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Application of sound and other stimuli to control fish behavior
Popper, A.N.; Carlson, T.J. (1998). Application of sound and other stimuli to control fish behavior. Trans. Am. Fish. Soc. 127(5): 673-707.<0673:AOSAOS>2.0.CO;2
In: Transactions of the American Fisheries Society. American Fisheries Society: Bethesda, MD, etc.,. ISSN 0002-8487, more
Peer reviewed article  

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  • Popper, A.N.
  • Carlson, T.J.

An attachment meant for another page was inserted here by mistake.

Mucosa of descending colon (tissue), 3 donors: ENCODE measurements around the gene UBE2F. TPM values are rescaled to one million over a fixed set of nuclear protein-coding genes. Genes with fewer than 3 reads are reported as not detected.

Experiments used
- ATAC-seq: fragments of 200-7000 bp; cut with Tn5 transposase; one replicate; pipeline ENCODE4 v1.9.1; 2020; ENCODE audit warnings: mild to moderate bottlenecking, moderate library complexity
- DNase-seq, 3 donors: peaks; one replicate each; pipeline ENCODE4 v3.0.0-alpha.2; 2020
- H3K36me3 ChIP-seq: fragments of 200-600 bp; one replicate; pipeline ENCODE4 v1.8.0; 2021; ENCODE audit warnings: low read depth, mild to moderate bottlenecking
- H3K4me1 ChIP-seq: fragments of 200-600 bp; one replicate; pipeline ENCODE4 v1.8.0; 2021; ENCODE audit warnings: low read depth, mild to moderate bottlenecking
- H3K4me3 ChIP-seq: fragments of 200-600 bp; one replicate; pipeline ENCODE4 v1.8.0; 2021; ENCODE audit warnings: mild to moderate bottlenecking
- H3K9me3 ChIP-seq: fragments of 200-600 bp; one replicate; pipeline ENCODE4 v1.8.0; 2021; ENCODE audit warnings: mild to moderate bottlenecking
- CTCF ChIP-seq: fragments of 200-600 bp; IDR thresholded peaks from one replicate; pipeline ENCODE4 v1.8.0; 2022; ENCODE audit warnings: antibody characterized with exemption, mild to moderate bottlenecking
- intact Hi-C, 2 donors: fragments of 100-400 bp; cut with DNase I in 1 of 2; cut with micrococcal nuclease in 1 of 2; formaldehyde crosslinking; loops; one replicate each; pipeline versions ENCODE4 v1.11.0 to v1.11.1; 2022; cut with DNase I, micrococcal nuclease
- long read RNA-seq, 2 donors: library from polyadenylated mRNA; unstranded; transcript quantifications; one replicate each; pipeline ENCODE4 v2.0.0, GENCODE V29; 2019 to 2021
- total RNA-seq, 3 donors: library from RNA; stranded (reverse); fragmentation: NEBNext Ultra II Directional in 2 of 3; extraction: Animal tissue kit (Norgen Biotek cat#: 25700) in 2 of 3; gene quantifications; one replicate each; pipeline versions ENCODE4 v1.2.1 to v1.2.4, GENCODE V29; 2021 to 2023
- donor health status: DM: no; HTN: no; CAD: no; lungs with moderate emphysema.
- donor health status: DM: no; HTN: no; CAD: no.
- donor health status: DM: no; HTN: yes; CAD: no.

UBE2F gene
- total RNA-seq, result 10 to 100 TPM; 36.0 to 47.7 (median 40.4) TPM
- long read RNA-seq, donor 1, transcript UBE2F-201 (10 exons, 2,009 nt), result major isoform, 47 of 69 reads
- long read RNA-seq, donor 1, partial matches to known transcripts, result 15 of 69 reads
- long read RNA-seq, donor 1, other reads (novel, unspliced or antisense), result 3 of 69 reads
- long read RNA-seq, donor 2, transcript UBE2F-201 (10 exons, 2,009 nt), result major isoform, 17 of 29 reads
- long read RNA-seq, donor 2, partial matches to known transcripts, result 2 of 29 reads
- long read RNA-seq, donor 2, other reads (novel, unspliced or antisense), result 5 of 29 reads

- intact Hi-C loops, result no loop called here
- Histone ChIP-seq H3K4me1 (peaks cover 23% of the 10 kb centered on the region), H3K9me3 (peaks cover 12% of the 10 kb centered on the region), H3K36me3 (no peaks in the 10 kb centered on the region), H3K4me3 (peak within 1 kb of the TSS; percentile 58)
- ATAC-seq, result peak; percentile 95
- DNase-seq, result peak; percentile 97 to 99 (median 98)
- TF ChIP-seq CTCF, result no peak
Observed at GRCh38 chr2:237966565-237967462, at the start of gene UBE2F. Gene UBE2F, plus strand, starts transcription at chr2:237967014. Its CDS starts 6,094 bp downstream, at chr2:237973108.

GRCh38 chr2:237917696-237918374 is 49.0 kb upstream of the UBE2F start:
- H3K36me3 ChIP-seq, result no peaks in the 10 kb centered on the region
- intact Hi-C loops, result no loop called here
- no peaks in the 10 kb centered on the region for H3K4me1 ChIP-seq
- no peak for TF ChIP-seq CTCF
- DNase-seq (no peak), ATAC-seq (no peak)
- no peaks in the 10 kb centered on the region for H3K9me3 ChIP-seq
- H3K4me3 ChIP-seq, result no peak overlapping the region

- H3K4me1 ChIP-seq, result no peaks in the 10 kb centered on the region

This paper reviews the application of several sensory signals for their possible use in the control and modification of fish behavior but emphasizes the use of sound. Basic principles of underwater acoustics are introduced, followed by an overview of the structures and function of the fish ear and lateral line. Sounds in the sonic, infrasonic, and ultrasonic ranges are potentially useful for controlling fish behavior. However, most experiments testing the usefulness of such sounds have given ambiguous results except when ultrasound has been used to control some clupeid species. Very little is known about the potential usefulness of chemical and electric signals (other than electric shocks) for behavioral control. A substantial literature on the use of light to attract or repel fish offers encouraging possibilities for this control medium in some circumstances. We conclude that too little is actually known about the suitability of various signals for control of fish behavior. Many variables, such as time of day and age of the fish, affect the effectiveness even of signals that seem to 'work.' These variables can influence the success or failure of a technique and need to be considered in the evaluation of any stimulus considered for the control fish behavior. Moreover, it is increasingly apparent that flow field has a powerful effect on the local success of one stimulus or another. We suggest that sound and light be further explored for control of fish behavior, particularly in combination. This work cannot be done with only field studies or only laboratory studies or by only applied biologists or only basic scientists; all methods and expertise are needed. Finally, no behavioral control method will work unless the behavior of the subject species is thoroughly understood in each place of application.

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